Westminster caught illegally orchestrating business scare stories

Co-ordinated scare mongering reaches fever pitch.

David Cameron, after deciding to stay out of the referendum debate 'til the last few weeks, has suddenly realised the result is running away from them.  In what was described in the media as a “panicked move” he and the other Westminster political leaders abandoned Prime Ministers Question Time (PMQs) to campaign in Scotland.

He was quoted as saying he will “strain every sinew" between now and then to make his case for the union.  A more accurate quote would have been that he and the Westminster machine would “pull every string” available to the Prime Minister’s Office including pressurising all their friends in the London business community to lower Scotland's aspirations to be a self-governing country.

Having spent two years solidly promoting scare stories to the people of Scotland and completely failing to share any positive vision for Scotland's future the No camp now seem to have moved on from scare stories to “prophesies of doom” and attacks on Yes staff or supportive business people.

The strategy has also backfired because it invites a clear comparison between the London based Westminster-connected business people who fear positive change for Scotland and those major business people who cave come out for YES who are Scottish based and care most for Scotland such as Sir Brian Souter, Chairman of Stagecoach plc, Jim McColl OBE, Chairman and CEO of Clyde Blowers plc, Mohammed Ramzan, Chairman of United Wholesale Grocers, Marie Macklin, Chief Executive of Klin Group, Doug Duguid, CEO of EnerMech and most recently former Tory donor John McGlynn, Founder and Chairman of Airlink Group.

Why people should reject the co-ordinated negativity from Downing Street friendly business people.

John Lewis is a company that we have been complimentary about on this site. As a member owned co-operative Business for Scotland sees real opportunity in the co-operative model as a tool for sustainable economic development in an independent Scotland.  However, its boss Sir Charlie Mayfield jumped in to help out the No Campaign by making a political and controversial statement about the possibilities of a price rise following a Yes vote.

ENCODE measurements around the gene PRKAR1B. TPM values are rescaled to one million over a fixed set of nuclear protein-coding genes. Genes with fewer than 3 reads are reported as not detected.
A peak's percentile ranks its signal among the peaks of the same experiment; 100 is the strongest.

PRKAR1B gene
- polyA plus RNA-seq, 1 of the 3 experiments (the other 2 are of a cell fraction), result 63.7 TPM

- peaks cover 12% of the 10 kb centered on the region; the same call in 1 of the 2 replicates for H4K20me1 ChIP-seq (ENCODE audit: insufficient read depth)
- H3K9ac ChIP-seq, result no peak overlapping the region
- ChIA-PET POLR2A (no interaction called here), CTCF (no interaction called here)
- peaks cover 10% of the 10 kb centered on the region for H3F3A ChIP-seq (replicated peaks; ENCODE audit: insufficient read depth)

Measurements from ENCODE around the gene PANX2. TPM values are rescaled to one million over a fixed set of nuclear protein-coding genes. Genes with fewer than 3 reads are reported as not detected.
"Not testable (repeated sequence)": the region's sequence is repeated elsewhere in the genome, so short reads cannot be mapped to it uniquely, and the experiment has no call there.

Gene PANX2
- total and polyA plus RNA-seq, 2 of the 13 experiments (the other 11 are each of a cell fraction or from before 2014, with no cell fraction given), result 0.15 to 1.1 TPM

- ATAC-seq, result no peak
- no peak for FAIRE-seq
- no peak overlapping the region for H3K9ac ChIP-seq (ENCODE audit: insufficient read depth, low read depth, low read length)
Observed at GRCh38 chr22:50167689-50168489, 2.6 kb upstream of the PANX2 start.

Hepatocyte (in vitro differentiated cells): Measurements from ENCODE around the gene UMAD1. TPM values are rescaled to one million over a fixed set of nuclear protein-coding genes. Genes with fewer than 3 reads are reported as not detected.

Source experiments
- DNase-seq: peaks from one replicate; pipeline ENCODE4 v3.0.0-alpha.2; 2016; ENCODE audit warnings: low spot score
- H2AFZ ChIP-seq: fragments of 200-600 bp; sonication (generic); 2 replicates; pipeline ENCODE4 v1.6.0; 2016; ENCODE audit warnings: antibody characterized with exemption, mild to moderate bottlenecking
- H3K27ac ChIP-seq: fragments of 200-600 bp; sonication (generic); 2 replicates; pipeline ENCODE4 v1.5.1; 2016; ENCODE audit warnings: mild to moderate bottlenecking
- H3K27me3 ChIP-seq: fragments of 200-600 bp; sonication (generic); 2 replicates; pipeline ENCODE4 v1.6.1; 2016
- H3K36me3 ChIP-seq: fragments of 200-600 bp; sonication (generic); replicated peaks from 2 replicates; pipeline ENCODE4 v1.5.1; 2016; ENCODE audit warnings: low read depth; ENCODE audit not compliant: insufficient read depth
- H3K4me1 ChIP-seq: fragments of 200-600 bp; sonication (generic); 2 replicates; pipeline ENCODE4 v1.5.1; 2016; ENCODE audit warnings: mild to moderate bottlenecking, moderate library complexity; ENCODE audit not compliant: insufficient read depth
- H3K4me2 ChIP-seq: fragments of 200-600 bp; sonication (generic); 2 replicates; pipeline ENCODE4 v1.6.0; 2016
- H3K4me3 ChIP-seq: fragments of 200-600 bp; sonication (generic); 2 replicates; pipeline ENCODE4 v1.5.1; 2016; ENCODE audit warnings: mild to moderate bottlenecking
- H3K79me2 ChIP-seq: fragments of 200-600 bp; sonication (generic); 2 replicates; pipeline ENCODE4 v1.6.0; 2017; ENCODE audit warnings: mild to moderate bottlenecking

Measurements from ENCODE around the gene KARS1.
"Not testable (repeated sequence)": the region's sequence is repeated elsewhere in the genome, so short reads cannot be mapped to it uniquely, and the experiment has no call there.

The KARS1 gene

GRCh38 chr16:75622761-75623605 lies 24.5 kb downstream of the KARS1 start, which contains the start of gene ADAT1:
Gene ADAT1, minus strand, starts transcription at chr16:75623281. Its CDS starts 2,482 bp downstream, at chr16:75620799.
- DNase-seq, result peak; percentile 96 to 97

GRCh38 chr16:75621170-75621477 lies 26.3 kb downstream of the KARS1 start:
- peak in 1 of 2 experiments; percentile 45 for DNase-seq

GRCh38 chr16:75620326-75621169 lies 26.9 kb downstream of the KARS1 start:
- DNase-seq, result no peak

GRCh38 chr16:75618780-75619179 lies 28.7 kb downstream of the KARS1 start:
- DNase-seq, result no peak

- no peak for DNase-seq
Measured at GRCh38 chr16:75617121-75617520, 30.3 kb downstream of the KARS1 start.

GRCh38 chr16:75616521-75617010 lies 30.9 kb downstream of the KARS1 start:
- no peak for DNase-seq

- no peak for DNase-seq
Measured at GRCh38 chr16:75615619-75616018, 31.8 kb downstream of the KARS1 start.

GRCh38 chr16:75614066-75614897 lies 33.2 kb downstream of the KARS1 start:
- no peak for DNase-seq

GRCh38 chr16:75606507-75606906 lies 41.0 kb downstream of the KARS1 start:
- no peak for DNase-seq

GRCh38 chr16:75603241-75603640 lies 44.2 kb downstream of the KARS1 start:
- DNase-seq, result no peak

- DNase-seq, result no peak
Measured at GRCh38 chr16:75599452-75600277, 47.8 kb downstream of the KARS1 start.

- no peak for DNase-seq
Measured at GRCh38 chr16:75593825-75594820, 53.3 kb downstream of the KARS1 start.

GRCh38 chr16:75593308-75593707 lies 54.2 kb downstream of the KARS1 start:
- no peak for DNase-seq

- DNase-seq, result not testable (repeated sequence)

This is despite the fact that this ridiculous scare story has already been dealt with in our blog here and on BBC Radio 4’s Today programme.  Essentially what you need to know is that although companies may decide to price differently, competition will keep prices down and an independent Scotland would have the powers to increase competition. Morrison’s has also said prices “could also go down” and Tesco has stated that they “have a great business in Scotland and will continue to offer the best prices whatever the outcome of the referendum”. In many respects it is the best example of a scare story gone wrong.
So what makes us think Sir Charlie Mayfield has links to the Downing Street? Well he is actually on the UK Government payroll. We understand that he receives £35k a year for the part time job of Chairing the UK Commission for Employment and Skills (UKCES). Nice job if you can get it. (See p17 of their annual report)
Sir Charlie has an additional problem. The John Lewis Partnership, being a co-op, has a constitution which states:

"On taking office, the Chairman makes a written undertaking to the Partnership Council, as follows, that:

(i) he will uphold the Constitution and work to the utmost of his energy and ability for the fulfilment of the Partnership’s principles;

He has just stated that the company will be Knowingly Undersold!

(ii) while in office he will not accept any paid employment or any other position of official responsibility, either public or private, without the agreement of the Trustees of the Constitution (who act on behalf of the Partnership Council and must inform the Council of their agreement);

Let us assume he did get permission.

(iii) He will be impartial and reticent in political and other matters which do not directly concern the Partnership and which may be controversial;"

Well, he has been highly political and controversial and not at all reticent to get involved in politics which does not directly concern the Partnership: